On this day: a bid for independence

a sign “ukraine is leaving the ussr” at the rally in support of the nation_s independence next to ukraine_s verkhovna rada in kyiv on 24 august, 1991.

24th August 1991: Shortly before the collapse of the Soviet Union, people gather in Kyiv, Ukraine to demonstrate in favour of independence. The sign reads, “Ukraine is leaving the USSR”.

Demonstrations for freedom from Moscow broke out across the USSR in 1991. Some were violently crushed by the Soviet Army, on instructions from the communist government, resulting in civilian deaths.

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On this day…

6th August 1942: The Daily Express’ front page reports on Stalin’s genocide in Ukraine, sharing photos of the dead and dying that were sneaked out of the Soviet Union. Unlike many Kremlin-friendly Western publications of the time, the newspaper chose to report on the genocide that claimed the lives of up to ten million people.

In Ukraine the Holodomor took place from 1932-33, when the food and crops of ethnic Ukrainians were confiscated and the people deliberately starved to death, to be replaced with colonial Russians.

6_aug_top_daily_express_Holodomor_Genocide The Daily Express Monday 6th August 1934 STalin Russia's genocide in Ukraine communism

On this day: Nuclear tests during the Cold War

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7th August 1957: The tail of an airship sticks up in the air after it was brought down by a nuclear test in Nevada, USA.

The downing of the (unmanned) ship came at the height of tensions during the Cold War, at a time Russian/Soviet leader Nikita Khrushchev, infamous for carrying out Stalinist purges in Ukraine, was repeatedly threatening the West with nuclear annihilation.

928 nuclear tests were held at the site in Nevada. The frequent mushroom clouds, seen for miles, became Las Vegas tourist attractions.

On this day: Before the Nuclear Disaster

A_Picture_Of_Prypiat,_pictured_before_the_Chernobyl_Disaster_to_add_Context_to_what_the_city_was_like chornobyl ukraine ussr soviet union 23rd April 1983 Pripyat (Ukrainian При́п'я

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The closed nuclear city of Pripyat (При́п’ять), Ukraine is pictured here on the 23rd of April, 1983, three years and three days before the Chernobyl (Chornobyl in Ukrainian) disaster.

At the time of the disaster Ukraine was part of the Soviet Union, and the fallout from the event caused great harm to areas of Ukraine and much of Belarus.

Pripyat was evacuated on the 27th of April, 1986, and today stands as a ghost town.

Out this month: Mr Jones

mr. jones is a 2019 drama film directed by agnieszka holland. soviet union ussr ukraine stalin's genocide holodomor in ukraine movie poster

Historical film Mr Jones – about a Welsh journalist who risked his life to tell the truth about Stalin’s 1930s genocide in Ukraine – is out this month, beginning with a premiere at the Berlin Film Festival.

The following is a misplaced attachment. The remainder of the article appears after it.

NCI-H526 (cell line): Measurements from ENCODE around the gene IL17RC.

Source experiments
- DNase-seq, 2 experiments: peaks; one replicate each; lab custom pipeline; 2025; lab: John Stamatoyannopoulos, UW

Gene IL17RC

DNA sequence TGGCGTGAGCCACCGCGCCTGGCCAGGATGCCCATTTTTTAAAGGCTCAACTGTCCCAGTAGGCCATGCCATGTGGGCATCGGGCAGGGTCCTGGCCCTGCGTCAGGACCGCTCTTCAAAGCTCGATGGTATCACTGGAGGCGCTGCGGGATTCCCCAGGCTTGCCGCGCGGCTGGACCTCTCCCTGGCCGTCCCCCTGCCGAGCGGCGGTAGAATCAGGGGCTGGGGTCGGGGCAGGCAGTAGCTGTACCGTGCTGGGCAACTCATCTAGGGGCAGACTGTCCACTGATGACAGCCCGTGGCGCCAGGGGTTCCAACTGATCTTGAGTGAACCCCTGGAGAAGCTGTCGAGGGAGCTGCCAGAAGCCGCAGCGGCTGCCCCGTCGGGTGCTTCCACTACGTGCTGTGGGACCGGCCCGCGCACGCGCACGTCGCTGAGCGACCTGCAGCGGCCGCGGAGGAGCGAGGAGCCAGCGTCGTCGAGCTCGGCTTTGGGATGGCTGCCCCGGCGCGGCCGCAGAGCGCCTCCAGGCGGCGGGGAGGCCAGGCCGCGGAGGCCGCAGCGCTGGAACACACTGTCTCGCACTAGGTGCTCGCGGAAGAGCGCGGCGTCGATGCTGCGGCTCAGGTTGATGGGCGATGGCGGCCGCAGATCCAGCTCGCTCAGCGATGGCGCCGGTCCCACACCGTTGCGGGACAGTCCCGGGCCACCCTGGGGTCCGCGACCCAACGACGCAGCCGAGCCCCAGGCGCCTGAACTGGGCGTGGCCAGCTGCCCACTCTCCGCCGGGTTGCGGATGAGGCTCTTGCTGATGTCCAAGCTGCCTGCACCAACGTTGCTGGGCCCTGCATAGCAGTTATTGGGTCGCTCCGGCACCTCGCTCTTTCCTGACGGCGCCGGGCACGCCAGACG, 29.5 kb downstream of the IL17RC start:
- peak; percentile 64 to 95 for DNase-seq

Unlike the Holocaust, the Kremlin’s forced famine genocide – known as the Holodomor – escaped the world’s notice mostly because Western journalists, many of them advocates of communism, spent decades denying it.

Conservative estimates of the death toll put it on par with the Holocaust, while others place the numbers much higher; up to ten-million Ukrainians killed between 1932 and 1933. The numbers vary so much because, unlike the Germans who documented every aspect of the Holocaust, the Russian authorities have done everything in their power to hide their crimes.

(It should be noted that the Kremlin committed another genocide, in Kazakhstan, at the same time, killing 42% of their population.)

Gareth Jones, played in the movie by English actor James Norton, saw the Holodomor firsthand, and went against the lead of Stalin-friendly journalists like The New York Times’ Walter Duranty to try and get the truth out beyond the Iron Curtain.

Jones was only twenty-nine when he was murdered, one day shy of his thirtieth birthday.

This film seems incredibly important in this day and age, with people once again reacting to rising fascism by identifying as communists and sympathising with Russia. As this Variety article points out, we live in a similar age to the 1930s, with propaganda and “fake news” dominating much of the press, and most of the world turning a blind eye to atrocities being committed by the Kremlin, and by the regimes in countries like Syria.

Rome: City and Empire

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We visited the Rome exhibition at the National Museum of Australia on Sunday afternoon (a tip: go late in the day and you won’t have to wait in a queue for an hour – but there’ll be some fingerprints on all the glass cabinets!).

Here are a few more shots:

The entrance (with me!).

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The Emperor Augustus, who looks suspiciously like Vladimir Putin!

augustus vladimir putin rome exhibition national museum of australia canberra sonya heaney 20th january 2019

And I was SO happy to see they’d labelled Crimea as Ukraine, despite what Russia is currently up to.

kerch crimea ukraine rome exhibition national museum of australia canberra